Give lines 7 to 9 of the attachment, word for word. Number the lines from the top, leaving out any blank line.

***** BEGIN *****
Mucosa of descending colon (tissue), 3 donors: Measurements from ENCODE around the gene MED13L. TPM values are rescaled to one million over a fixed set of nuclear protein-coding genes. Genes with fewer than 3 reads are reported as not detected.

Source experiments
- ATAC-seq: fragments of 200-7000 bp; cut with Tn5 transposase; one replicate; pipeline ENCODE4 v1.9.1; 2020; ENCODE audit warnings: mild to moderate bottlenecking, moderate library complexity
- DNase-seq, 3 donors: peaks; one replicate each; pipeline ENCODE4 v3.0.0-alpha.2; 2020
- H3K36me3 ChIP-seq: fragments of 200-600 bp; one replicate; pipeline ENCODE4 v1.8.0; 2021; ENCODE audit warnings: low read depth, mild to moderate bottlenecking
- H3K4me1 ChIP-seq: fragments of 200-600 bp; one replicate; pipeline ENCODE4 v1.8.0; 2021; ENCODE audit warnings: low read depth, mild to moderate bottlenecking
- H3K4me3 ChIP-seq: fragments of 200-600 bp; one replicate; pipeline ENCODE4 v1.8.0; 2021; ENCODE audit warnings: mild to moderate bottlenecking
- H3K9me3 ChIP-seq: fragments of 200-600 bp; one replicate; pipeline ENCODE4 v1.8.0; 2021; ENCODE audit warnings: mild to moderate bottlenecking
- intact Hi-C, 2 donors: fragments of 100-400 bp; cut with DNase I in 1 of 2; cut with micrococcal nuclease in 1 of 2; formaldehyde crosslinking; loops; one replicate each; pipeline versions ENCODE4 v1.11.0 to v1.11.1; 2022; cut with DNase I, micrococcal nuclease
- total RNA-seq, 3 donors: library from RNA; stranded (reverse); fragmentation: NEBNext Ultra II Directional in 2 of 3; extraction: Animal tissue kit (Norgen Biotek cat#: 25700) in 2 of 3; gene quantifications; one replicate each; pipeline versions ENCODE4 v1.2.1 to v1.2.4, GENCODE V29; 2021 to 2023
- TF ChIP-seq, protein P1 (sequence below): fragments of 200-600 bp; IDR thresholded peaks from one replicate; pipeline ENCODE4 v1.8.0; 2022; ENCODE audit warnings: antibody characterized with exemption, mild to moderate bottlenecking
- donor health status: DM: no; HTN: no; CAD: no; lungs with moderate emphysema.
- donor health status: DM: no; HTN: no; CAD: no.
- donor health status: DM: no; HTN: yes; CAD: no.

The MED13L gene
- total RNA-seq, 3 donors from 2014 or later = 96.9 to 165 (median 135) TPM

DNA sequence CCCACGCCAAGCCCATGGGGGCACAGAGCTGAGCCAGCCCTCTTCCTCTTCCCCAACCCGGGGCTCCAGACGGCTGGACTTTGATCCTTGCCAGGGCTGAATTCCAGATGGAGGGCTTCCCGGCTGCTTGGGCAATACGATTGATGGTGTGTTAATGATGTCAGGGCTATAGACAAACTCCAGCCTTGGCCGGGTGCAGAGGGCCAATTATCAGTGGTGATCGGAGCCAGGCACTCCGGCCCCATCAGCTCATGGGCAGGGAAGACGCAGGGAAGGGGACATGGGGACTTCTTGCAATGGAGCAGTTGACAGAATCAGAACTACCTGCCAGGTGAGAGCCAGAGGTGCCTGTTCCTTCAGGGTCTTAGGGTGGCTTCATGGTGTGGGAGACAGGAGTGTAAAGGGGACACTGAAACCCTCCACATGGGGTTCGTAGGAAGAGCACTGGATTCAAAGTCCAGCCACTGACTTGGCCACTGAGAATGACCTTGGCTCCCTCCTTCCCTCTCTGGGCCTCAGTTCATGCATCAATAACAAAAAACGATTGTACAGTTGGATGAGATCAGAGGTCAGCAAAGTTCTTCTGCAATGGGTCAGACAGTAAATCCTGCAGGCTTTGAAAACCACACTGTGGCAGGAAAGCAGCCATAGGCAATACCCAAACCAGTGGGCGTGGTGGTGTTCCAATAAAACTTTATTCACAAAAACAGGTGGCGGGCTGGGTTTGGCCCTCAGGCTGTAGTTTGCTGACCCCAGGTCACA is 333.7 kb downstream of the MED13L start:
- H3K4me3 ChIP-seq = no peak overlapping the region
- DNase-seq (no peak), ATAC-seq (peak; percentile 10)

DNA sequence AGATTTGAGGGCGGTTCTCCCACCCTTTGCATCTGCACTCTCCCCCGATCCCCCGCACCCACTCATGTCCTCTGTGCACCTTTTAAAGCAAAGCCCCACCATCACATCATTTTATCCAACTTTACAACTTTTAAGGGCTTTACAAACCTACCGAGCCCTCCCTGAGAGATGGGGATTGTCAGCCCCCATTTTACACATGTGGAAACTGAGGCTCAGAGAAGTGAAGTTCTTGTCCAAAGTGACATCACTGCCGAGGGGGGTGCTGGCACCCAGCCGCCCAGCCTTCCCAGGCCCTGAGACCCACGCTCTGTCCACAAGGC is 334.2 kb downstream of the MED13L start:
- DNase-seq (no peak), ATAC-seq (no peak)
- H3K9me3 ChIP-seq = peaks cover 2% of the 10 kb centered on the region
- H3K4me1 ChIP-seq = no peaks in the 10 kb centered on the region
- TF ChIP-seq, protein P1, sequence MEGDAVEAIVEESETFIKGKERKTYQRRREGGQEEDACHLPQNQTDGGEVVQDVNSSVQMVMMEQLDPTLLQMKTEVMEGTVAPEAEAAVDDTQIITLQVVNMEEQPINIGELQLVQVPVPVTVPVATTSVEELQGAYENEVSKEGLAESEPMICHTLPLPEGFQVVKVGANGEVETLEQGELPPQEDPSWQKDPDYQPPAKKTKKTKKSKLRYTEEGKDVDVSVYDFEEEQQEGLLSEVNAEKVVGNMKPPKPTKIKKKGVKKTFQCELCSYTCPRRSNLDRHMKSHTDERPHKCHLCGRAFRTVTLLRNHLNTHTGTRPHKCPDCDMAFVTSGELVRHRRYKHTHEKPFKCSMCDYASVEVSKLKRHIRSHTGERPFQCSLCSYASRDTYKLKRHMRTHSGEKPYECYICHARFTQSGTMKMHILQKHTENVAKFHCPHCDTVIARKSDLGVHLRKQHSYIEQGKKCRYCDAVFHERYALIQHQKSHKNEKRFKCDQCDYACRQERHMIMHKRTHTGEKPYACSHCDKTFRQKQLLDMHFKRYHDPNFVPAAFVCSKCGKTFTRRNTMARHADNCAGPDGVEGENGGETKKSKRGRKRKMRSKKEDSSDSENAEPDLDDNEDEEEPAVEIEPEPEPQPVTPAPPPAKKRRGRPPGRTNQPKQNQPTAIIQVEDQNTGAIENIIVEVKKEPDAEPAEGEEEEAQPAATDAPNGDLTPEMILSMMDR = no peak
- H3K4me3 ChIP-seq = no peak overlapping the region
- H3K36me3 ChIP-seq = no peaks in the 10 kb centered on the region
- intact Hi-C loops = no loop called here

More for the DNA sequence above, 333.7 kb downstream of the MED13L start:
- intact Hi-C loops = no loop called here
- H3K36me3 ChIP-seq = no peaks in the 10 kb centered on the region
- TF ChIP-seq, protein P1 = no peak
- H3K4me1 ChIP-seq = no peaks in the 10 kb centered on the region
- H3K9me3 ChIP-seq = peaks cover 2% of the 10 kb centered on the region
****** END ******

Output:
- H3K4me3 ChIP-seq: fragments of 200-600 bp; one replicate; pipeline ENCODE4 v1.8.0; 2021; ENCODE audit warnings: mild to moderate bottlenecking
- H3K9me3 ChIP-seq: fragments of 200-600 bp; one replicate; pipeline ENCODE4 v1.8.0; 2021; ENCODE audit warnings: mild to moderate bottlenecking
- intact Hi-C, 2 donors: fragments of 100-400 bp; cut with DNase I in 1 of 2; cut with micrococcal nuclease in 1 of 2; formaldehyde crosslinking; loops; one replicate each; pipeline versions ENCODE4 v1.11.0 to v1.11.1; 2022; cut with DNase I, micrococcal nuclease